Birthright Co-Founder Charles Bronfman: If Young Jews want to Criticize Israel, They Should Pay Their Own Way


Birthright Israel co-founder and billionaire philanthropist Charles Bronfman said that young Jews are free to criticize Israel — but not while enjoying a free trip. "If people want to call Israel names and say bad things about the country, they certainly have the right to free speech. But they don't have the right to do it on our nickel," he told the Israeli daily Haaretz in an interview published Wednesday. His comments come after at least two groups of American Jews visiting Israel on the 10-day trip walked off the tour to join left-wing groups on visits to Palestinians. The walk-offs reportedly were encouraged by IfNotNow, a left-wing American-Jewish group. The young Jews who walked off the trip and some others who remain on them are critical of what they say is Birthright's failure to deal with Israel's occupation of the West Bank. Some have complained that maps handed out to participants do not draw a proper distinction between Israel and the West Bank. Bronfman said in his interview with Haaretz that participants on Birthright could extend their trip and join any group they want or travel on their own to Palestinian areas. "If they want to go to the West Bank or Gaza, they are certainly free to go," he told Haaretz. "What is not fair is making a big tzimmes while the trip is on. Frankly, I just don't think that is fair to their fellow participants." Bronfman expressed concern over improperly marked maps, however, saying he hoped it was a one-time mistake. He noted that the Birthright experience includes four hours devoted to discussing the situation between Israel and the Palestinians, both in Israel and the West Bank and Gaza, as impartially as possible. "I don't see the issue not being addressed," he said. Bronfman called the walk-offs a sign of Birthright's success. "If we weren't successful," he said, "we wouldn't have the problem."

Israeli Prison to Join Armageddon's List of Ancient Ruins

By Reuters and Israel Hayom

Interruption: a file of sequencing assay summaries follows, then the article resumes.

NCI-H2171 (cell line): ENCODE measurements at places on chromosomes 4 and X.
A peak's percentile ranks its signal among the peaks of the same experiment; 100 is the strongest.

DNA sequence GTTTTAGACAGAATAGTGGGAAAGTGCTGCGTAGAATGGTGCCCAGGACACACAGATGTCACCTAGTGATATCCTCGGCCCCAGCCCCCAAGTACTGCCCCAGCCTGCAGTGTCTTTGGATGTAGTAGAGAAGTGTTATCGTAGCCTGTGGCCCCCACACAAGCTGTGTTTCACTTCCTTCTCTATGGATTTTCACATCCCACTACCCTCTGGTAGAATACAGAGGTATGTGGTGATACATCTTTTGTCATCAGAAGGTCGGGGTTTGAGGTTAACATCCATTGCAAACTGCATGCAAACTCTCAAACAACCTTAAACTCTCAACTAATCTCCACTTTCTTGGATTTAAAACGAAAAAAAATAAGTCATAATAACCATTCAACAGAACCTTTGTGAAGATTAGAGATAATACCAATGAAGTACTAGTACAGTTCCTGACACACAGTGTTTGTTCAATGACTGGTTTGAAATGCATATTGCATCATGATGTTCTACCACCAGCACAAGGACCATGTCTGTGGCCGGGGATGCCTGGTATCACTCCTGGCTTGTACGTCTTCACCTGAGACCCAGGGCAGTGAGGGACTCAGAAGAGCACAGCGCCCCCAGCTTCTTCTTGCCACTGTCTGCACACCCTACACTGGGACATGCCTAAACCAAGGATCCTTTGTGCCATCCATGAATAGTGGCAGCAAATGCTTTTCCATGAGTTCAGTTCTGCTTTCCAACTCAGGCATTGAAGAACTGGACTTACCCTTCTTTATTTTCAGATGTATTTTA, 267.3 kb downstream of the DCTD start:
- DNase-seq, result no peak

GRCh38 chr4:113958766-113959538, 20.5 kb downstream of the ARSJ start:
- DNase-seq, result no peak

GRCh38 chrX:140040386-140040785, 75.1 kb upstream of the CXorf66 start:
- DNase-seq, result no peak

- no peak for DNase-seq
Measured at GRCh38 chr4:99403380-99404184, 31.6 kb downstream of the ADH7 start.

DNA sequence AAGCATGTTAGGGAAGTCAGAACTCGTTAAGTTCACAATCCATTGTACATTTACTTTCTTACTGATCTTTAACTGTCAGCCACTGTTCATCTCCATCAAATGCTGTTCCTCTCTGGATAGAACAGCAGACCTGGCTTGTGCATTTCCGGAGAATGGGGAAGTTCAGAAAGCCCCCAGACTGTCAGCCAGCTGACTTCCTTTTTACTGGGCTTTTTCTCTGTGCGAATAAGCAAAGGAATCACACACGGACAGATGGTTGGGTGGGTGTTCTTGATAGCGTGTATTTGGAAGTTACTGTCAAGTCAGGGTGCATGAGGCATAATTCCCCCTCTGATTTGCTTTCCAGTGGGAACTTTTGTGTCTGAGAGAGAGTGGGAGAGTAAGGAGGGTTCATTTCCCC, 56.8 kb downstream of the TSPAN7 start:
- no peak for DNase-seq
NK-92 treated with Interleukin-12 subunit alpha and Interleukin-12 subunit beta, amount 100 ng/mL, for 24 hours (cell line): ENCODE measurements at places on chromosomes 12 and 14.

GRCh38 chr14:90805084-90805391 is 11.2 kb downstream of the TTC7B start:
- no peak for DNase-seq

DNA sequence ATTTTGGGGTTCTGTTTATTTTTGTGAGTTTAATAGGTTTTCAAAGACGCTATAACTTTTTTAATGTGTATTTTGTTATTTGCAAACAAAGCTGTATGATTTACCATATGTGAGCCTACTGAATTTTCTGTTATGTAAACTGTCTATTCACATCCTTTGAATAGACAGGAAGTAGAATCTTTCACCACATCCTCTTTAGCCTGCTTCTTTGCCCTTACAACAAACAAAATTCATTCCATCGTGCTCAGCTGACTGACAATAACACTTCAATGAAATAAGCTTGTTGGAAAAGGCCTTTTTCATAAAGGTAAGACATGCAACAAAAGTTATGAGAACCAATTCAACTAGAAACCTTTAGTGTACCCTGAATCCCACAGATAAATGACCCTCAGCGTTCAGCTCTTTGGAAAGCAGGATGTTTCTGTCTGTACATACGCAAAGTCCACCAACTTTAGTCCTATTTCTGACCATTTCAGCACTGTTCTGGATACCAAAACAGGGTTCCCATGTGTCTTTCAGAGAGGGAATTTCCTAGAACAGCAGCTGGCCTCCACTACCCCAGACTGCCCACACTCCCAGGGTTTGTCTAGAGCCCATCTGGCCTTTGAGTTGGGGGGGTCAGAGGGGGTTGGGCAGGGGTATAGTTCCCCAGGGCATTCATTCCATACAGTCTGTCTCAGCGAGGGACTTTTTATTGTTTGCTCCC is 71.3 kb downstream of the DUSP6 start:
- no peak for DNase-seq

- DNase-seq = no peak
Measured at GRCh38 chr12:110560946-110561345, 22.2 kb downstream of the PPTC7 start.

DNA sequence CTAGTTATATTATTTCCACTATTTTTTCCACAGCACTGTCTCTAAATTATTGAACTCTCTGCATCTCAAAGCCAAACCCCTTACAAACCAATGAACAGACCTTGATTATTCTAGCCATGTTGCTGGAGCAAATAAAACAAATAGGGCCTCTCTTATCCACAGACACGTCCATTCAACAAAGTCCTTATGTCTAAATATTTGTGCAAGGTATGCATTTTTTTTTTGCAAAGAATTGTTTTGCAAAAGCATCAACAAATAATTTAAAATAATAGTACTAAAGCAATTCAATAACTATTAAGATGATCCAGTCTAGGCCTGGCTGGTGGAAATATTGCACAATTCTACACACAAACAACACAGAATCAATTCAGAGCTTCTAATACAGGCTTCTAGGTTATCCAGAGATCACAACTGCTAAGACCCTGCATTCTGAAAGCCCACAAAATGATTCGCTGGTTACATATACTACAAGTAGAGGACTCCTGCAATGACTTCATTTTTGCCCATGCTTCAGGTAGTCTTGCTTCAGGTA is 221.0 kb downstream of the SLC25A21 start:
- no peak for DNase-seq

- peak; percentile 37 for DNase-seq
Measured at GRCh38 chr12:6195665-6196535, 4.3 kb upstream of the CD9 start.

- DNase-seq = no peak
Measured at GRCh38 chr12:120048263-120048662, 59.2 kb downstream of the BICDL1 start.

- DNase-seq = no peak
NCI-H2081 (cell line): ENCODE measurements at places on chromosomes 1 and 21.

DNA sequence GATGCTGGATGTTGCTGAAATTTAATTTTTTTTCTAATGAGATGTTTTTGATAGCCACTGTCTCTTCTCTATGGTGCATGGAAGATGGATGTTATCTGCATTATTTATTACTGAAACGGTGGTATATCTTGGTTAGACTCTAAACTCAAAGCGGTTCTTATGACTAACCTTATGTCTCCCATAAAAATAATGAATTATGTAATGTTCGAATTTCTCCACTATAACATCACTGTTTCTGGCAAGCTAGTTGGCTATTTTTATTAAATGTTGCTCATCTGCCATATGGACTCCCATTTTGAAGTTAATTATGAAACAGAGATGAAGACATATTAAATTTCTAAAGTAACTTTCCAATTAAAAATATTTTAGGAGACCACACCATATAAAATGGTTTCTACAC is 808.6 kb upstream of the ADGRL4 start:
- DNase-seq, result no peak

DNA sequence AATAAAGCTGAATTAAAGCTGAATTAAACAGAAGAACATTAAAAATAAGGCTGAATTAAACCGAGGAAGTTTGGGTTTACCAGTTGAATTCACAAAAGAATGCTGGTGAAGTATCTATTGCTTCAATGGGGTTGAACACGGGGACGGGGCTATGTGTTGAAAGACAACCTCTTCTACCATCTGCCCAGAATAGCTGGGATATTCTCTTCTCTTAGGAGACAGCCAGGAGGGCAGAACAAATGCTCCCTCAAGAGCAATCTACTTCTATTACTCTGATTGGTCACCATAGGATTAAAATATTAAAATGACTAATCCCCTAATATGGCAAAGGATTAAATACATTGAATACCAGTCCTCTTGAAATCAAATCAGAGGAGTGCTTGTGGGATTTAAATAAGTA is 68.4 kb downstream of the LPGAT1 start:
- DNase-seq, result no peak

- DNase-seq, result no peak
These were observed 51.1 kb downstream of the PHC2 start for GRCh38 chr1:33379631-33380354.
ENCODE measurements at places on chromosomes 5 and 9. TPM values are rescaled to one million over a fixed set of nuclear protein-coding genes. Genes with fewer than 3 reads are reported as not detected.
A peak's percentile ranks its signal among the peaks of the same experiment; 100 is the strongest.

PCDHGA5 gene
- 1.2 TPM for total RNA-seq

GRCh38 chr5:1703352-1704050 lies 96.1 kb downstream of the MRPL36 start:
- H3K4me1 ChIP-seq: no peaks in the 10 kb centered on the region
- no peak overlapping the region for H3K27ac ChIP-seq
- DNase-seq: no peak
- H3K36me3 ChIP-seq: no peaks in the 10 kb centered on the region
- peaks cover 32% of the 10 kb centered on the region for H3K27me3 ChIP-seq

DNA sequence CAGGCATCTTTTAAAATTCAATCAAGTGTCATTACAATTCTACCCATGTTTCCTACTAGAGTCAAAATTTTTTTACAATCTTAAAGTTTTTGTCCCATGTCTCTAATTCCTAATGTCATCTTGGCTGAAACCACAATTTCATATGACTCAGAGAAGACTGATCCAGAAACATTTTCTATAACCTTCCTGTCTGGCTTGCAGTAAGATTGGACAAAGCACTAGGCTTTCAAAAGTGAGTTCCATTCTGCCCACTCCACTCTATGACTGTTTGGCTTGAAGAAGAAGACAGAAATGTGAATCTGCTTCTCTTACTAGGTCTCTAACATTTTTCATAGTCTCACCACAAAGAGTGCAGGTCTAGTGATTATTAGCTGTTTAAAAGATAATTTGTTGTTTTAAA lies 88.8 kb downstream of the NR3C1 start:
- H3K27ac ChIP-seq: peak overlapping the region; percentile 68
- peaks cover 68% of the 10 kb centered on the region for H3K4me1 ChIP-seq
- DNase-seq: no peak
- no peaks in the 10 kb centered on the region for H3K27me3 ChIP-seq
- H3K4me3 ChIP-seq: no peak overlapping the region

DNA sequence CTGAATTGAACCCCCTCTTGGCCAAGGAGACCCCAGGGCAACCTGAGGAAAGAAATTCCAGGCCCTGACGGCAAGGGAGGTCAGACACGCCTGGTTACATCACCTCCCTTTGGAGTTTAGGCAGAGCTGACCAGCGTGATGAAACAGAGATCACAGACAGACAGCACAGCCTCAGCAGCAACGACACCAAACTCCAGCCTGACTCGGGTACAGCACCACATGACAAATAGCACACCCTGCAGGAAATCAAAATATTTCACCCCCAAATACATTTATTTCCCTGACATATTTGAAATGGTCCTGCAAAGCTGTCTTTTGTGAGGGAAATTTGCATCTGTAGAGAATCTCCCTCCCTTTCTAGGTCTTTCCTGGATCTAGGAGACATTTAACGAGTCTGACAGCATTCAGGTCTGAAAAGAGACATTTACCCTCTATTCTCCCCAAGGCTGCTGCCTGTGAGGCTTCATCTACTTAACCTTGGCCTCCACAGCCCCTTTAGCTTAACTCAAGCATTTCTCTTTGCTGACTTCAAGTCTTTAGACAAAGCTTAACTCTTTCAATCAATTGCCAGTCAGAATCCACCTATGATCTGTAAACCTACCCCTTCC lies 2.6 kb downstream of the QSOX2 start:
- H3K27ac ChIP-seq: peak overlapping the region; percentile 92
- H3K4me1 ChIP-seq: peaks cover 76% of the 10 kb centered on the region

The end is nigh at Armageddon – at least for an old Israeli prison near the ancient ruins of Megiddo, by tradition the site of the apocalyptic biblical battle between good and evil. Half an hour's drive south of Nazareth, Armageddon is a popular site for the busloads of tourists visiting the sites of the Holy Land. There is also a busy program of excavations. In 2005, work to expand the aging Megiddo Prison uncovered the remains of a third-century Christian prayer hall, including a mosaic referring to "God Jesus Christ." The building with the mosaic was excavated, earlier artifacts found, and the site was covered up under the supervision of archaeologists. Now, after years of legal and bureaucratic delays, the prison is to be relocated, freeing up the site for further exploration potentially as early as 2021. The prospect already has archaeologists excitedly talking about an area they have started to call "Greater Megiddo." "When the Christian prayer hall was first found beneath the prison, we were all excited for one minute," said Matthew Adams, director of the W.F. Albright Institute of Archaeological Research in Jerusalem, who has spent years excavating at Megiddo. "And then we realized, "Oh, it's in a maximum security prison, so we'll never actually be able to do anything with it. Now that the government has decided to move this prison, we can explore this really amazing and interesting part of the development of early Christianity in a way that we didn't think we'd be able to." The prison, whose inmates once included Hamas and Islamic Jihad terrorists, lies a few hundred yards south of Tel Megiddo itself, the ancient mound at which archaeologists have found walls dating back at least 7,000 years. Between the prison and the hill is the largely unexcavated Roman Sixth Legion garrison, thought to have been built by Emperor Hadrian. The name Armageddon is believed to be a corruption of the Hebrew words Har Megiddo – Mount Megiddo. Although small, the hill was the site of numerous ancient battles because it overlooks the Jezreel Valley, across which armies have marched since antiquity towards a pass leading to the Mediterranean. The earliest written reference to Megiddo seems to have been during the reign of the Egyptian Pharaoh Thutmose III, who defeated Syrian and Canaanite states there in 1468 BCE. It later fell to the Israelites, and then to the Assyrians in 733 BCE. In 1918, the British military commander Gen. Edmund Allenby routed Turkish forces there, and he later took the title Viscount Allenby of Megiddo and of Felixstowe. But its fame derives principally from the apocalyptic final book of the New Testament, Revelation, which tells of "the battle of that great day of God Almighty. … And he gathered them together into a place called in the Hebrew tongue Armageddon." The current dig at the mound is led by Adams and Professor Israel Finkelstein of Tel Aviv University. "Megiddo was important because it sits on the international road which connects Egypt with Mesopotamia, with Damascus, with Anatolia. So whoever sits here controls the most important road of antiquity in the ancient world," Finkelstein said. Their team has used modern radiocarbon dating and laser-assisted distance measurements to precisely date and record the many layers of history on the tel, including monuments, once thought to have been built in the era of King Solomon. These, Finkelstein says, can now be attributed to the later era of Ahab, king of the northern kingdom of Israel in the ninth century BCE. The top priority was to date things accurately. "One way is to date according to biblical verses, and one way is to date according to radiocarbon studies. Biblical verses, with all due respect, are always problematic because there are questions regarding their author, their goals, and the ideology behind the author and so on and so forth." But, he said, "When you work with radiocarbon you are on solid grounds in your dating." Israeli tourist authorities are planning a complex on the site to combine tourism, archaeology, and nature hikes. Targeting Christian evangelicals in particular, they hope to draw 300,000 visitors annually, nearly double the current figure. "A prison of 1,000 dangerous prisoners will be moved and a new complex will be built in order to expose the mosaic and enable people from all over the world to come," Israel Prison Service spokeswoman Nicole Englander said. Standing on Tel Megiddo as he supervised excavations into a Middle Bronze Age site, Adams said the area appears to have been a cultural melting pot two millennia ago, with Jews, Christians and pagan Romans all in the same spot. That suggested interaction between early Christians and the Roman Empire were much more complicated than previously thought. "Typically, we think of the Romans persecuting Christians," he said.